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Comparing Old and New Systems
Thinking Like a Trail Designer
1. Seven Missing Pieces
2. A Process-Based Approach
3. Advantages of the Process-Based Approach
Old and new systems compared
Technique-based elements transform into process-based elements:

Technique-Based Trail Development Process-Based Trail Development
Technique-Based Trail Development
Note that the new system both incorporates and transforms the technique-based levels:
Many of the key physical and human issues not explicitly addressed in the technique-based system become the Foundation Level—an integral part of the process—in the process-based system. Others
Trail design, construction, and maintenance techniques are basically similar in both systems, with one major difference. In the new system, this level is entirely based on the basic forces and relationships of the Foundation Level. In other words, trail shaping techniques are directly based on what actually happens with humans, nature, and trails in the real world. And—by tightly linking techniques to their base forces—we can improve efficiency, improve sustainability and enjoyability, and often reduce cost/effort of trail design, construction, and maintenance.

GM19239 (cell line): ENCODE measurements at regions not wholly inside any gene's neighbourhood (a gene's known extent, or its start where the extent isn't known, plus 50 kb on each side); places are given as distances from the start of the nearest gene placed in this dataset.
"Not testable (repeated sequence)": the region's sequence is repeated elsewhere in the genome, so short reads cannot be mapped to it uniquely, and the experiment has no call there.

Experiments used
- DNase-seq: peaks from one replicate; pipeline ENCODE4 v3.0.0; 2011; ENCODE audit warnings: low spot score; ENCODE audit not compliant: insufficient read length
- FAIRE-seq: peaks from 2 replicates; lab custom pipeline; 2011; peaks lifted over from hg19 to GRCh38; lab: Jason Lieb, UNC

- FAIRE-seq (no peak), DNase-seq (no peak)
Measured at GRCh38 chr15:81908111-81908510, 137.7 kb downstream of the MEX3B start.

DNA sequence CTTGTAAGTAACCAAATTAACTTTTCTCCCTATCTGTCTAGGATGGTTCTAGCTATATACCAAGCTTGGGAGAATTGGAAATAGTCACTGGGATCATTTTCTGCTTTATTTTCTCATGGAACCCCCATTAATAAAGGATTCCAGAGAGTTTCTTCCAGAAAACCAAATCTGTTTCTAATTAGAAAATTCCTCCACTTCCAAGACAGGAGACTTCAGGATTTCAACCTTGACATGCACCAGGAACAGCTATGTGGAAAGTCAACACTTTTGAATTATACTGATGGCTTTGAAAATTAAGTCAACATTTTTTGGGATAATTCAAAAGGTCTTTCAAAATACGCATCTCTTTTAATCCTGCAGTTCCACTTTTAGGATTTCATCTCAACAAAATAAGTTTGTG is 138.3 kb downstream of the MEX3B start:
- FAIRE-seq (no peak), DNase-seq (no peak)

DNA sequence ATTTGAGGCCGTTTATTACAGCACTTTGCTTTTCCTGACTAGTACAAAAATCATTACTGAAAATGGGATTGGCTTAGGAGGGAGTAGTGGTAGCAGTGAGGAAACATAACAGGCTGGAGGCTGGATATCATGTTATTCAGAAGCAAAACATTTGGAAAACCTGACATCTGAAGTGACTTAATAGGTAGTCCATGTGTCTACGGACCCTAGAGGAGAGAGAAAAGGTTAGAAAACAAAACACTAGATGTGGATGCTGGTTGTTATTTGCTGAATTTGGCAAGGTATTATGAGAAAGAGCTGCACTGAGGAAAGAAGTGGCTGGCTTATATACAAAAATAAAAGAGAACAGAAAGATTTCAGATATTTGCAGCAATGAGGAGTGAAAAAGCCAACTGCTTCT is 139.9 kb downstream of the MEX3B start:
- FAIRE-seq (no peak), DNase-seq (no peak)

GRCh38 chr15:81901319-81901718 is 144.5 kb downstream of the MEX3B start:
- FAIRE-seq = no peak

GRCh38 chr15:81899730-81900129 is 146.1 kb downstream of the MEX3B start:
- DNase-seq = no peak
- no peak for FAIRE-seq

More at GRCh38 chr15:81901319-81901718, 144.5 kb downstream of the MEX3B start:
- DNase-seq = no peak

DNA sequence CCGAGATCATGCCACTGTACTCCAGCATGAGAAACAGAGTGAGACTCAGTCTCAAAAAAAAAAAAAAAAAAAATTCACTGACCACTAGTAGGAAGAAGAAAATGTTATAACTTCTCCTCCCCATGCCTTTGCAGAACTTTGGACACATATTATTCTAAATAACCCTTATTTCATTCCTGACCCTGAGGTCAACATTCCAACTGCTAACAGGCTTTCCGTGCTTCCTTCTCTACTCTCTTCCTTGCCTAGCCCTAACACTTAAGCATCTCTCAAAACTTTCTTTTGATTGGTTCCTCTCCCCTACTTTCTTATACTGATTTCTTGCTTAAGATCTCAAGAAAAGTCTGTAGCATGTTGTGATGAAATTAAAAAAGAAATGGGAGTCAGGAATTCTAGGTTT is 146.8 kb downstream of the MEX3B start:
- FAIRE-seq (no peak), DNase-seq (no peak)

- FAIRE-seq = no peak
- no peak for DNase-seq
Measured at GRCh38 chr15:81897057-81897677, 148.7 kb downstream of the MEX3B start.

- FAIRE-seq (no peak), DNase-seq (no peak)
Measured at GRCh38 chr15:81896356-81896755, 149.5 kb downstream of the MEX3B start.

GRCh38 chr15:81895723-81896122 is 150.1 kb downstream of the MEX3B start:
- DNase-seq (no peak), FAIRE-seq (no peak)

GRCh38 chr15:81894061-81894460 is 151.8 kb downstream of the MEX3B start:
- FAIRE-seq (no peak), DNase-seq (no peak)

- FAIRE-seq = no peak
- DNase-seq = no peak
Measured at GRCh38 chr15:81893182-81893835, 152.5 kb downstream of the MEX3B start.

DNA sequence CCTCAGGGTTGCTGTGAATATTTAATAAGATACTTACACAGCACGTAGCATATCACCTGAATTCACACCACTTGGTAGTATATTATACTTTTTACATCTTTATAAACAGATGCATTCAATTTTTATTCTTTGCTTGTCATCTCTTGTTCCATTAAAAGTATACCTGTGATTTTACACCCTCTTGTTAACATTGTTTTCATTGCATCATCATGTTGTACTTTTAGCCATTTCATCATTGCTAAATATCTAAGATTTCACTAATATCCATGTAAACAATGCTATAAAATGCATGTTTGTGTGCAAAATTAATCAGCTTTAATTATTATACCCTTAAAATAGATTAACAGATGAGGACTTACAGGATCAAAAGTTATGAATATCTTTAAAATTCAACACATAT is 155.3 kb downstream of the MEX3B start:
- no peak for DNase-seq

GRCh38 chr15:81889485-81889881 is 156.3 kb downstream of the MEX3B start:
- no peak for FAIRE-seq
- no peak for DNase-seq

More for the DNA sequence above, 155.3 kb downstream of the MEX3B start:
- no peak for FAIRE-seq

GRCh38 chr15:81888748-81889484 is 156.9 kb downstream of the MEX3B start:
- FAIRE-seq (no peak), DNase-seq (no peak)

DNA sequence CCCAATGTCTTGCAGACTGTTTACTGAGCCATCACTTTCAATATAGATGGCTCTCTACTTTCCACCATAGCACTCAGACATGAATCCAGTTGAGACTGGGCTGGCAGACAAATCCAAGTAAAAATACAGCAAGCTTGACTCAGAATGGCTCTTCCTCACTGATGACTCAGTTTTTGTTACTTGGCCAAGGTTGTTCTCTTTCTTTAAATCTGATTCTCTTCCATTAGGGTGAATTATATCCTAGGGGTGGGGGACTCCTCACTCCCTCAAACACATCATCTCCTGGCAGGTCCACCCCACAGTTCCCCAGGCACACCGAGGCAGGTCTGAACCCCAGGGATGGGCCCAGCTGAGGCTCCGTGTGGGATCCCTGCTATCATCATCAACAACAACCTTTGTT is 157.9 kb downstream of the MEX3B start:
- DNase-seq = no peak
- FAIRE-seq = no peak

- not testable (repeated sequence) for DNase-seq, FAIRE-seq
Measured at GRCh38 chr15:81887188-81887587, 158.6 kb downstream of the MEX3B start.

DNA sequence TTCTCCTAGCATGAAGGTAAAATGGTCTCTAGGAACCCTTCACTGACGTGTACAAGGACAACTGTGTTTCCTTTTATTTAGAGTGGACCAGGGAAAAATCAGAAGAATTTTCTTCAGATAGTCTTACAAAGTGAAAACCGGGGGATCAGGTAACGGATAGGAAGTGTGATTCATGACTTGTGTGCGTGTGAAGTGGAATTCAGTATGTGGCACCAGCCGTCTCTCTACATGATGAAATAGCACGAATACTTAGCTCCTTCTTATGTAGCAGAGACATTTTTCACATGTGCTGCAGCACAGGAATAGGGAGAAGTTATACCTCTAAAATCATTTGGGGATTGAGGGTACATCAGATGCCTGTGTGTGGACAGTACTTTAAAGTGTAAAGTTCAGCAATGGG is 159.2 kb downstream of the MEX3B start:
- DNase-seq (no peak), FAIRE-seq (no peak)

Trail management techniques are relatively similar in both systems, but the new system uses the new Foundation Level to great advantage. The Foundation Level tells us much about how people perceive, enjoy, and use nature and trails. This info greatly informs trail management by highlighting the recreational aspect of trails; guiding us to maximize the trail experience given the site, vistitors, and budget; helping us understand the dynamics of trail use; emphasizing the value of "aesthetics" and trails; tightly linking trail shaping techniques (structure) with trail management such that structure supports management; and more.

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